Fashion

Vaquera Tackles Dystopian Oppression in 'The Handmaid's Tale'-Sponsored Collection

On Wednesday, Hulu aired the penultimate episode of The Handmaid's Tale, a ten-part new series based on Margaret Atwood's popular dystopian novel of the same name. The following day, Vaquera, the buzzy New York-based design collective comprised of Patric DiCaprio, David Moses, Claire Sully, and Bryn Taubensee, staged a fashion show in collaboration with the television series.

The 21-look runway show was staged at the Angel Orensanz Foundation in the Lower East Side — famously known for hosting Sarah Jessica Parker's wedding to Matthew Broderick in 1997. The location was perfect: a slightly eerie vast open space with excellent acoustics for the warped soundtrack (courtesy of DJ Bebe) that soundtracked the show. Of course, Vaquera has always had an affinity for the atypical when it's come to location scouting, having shown inside a subway station and at Chinese-restaurant-cum-party-space China Chalet for past shows.

The pairing between The Handmaid's Tale and Vaquera made perfect sense. With their embrace of quasi-Victorian excess, Vaquera's aesthetic fit neatly alongside the pilgrim-inspired fashions favored by Ane Crabtree, The Handmaid's Tale's costume designer and a model in the show. Vaquera's Fall/Winter 2015 collection even spotlighted bonnets as the go-to accessory of the season. (Naturally, bonnets popped up again at last night's show.)

Casting came courtesy of Midland, the buzzing new independent agency run by Walter Pearce and Rachel Chandler. Known for scouting out non-traditional models, it was no surprise that Midland Agency was booked for the job. After all, Vaquera has always been known for looking to their immediate circle of cool friends as inspiration for their designs. When asked what they look for in a model, David Moses replied, "It's all about finding personalities, because once you put clothes on these people, they become something different."

The personality of these models certainly shined through. As they stomped around a raised white platform wearing pointy-toe crakows made from red leather, the models exhibited an air of confidence that juxtaposed nicely against the somewhat restrictive clothing. Following the "loose instructions" given to the them by choreographer Remy Maelen, each model approached the center of the raised platform only to aggressively push the person currently standing there away — a decision meant to display the act of "asserting their identity and their space by saying, 'This is my time in the spotlight,'" according to Patric DiCaprio.

Some even took that concept farther. One model, Jada, wearing a "droop bra" ferociously swung the excess fabric in a windmill-like fashion, and frequent Hood By Air model Hirakish, who had been holding flowers that conveniently obstructed his face, vigorously ripped the bouquet up and threw it out into the audience immediately after taking his final stance.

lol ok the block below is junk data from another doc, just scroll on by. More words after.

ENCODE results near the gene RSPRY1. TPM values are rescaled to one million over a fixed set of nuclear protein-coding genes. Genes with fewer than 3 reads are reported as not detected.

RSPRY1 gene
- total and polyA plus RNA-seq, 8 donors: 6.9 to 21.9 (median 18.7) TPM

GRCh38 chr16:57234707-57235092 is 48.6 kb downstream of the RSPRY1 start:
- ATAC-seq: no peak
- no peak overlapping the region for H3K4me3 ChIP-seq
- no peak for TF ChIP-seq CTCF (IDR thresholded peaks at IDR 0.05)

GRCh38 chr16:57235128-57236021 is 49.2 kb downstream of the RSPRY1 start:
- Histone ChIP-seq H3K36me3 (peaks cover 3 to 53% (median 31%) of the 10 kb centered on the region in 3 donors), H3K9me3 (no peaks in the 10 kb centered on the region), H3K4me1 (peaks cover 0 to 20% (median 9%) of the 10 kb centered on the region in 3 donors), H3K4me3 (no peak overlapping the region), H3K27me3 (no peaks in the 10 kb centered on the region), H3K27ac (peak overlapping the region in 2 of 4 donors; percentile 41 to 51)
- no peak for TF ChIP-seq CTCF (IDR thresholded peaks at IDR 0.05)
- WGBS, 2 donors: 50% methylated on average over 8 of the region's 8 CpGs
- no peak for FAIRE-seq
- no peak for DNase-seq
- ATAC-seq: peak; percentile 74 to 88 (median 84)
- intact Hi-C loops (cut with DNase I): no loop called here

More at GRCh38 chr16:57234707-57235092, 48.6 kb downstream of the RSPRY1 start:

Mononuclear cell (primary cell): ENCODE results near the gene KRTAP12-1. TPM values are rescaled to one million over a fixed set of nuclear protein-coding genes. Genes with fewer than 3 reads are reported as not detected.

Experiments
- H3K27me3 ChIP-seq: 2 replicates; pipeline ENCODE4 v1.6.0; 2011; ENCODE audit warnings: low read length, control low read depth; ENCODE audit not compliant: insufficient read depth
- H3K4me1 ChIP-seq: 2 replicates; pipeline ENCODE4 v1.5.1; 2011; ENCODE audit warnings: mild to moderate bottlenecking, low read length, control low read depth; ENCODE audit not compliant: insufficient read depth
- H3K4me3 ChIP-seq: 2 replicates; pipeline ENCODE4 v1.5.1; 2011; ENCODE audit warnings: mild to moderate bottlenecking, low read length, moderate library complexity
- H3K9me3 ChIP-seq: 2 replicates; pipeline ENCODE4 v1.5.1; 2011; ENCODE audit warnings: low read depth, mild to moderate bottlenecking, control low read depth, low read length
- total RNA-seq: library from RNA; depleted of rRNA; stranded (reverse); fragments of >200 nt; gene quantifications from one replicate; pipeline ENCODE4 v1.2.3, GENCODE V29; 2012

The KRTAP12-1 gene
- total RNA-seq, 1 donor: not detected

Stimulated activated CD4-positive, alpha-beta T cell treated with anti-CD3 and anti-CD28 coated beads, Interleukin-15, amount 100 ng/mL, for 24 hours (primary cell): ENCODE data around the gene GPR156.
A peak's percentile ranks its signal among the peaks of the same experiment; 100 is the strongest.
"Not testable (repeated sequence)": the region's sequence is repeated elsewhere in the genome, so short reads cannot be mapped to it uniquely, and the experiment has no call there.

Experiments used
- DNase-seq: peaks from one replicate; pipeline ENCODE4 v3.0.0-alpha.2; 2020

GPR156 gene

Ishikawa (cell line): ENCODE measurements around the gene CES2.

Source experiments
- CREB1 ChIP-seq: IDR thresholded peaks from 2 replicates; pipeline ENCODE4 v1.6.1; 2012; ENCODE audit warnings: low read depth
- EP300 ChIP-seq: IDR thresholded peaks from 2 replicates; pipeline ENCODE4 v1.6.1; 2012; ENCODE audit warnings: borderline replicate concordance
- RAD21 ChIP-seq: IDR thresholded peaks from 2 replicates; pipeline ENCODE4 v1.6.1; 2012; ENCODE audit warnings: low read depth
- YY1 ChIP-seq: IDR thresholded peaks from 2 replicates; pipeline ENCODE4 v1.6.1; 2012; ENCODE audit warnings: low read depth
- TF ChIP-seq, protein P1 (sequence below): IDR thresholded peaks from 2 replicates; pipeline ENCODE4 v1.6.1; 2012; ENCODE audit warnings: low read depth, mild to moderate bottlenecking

If nothing else, the Vaquera x The Handmaid's Tale collection was a clear testament to the magic that can be produced by young creatives who are given the proper financing and support. Moses informed me that the Vaquera team was approached by Dena Yago — formerly of K-HOLE, the trend forecasting collective behind "normcore" — who used to share an office space with them when some of the Vaquera designers were working for Eckhaus Latta. Yago, who now does "cool social-marketing" for brands like Hulu, organized the collaboration and granted the team "full creative control—which was crazy."

This was all back in October, and the four designers have been conceptualizing the show ever since. The team started the physical design work in February, immediately following the staging of their equally fascinating Fall/Winter 2017 show.

As expected, the clothes were glorious and the clear star of the show. Many of them exhibited an elevated level of polish that separated this showing from some of the brand's previous collections. Even the more experimental looks (because would it even be a Vaquera show without them?) were designed with finesse using fabrics worthy of a production this grand. Pillows that connected to make an "upholstered dress" were made from ornate satin; a look based on a "fabergé egg" bounced alongside the wearer; and a piece made from connected cone-bras was worn over an airy chemise in noticeably delicate silk.

The collection was also incredibly referential — one model peeled oranges while he stood as an ode to the fascination the show has with that particular fruit, while another came out carrying a stack of books atop his head as a nod to the fact that the women of Gilead (the fictional country where The Handmaid's Tale is set) were forbidden from reading — but still decidedly Vaquera, which was something Bryn Taubensee cited as being incredibly important.

But even with the feeling of oppression looming over these clothes, there was something else about the show that was oddly celebratory. Claire Sully told me that, as "weird outcast kids," she and the other designers "often talk about things that are kind of dark" and wanted to use this opportunity to start a discussion about "this individual who just isn't very privileged and welcomed into society." But because they also want to celebrate the community from which they come, the team still feels the need to always imbue their clothes "with some element of hope."

And with the designers saying they are open to similar collaborations in the future ("depending on the message," of course), we are very hopeful. Very hopeful, indeed.

All photos courtesy of Michael Hauptman

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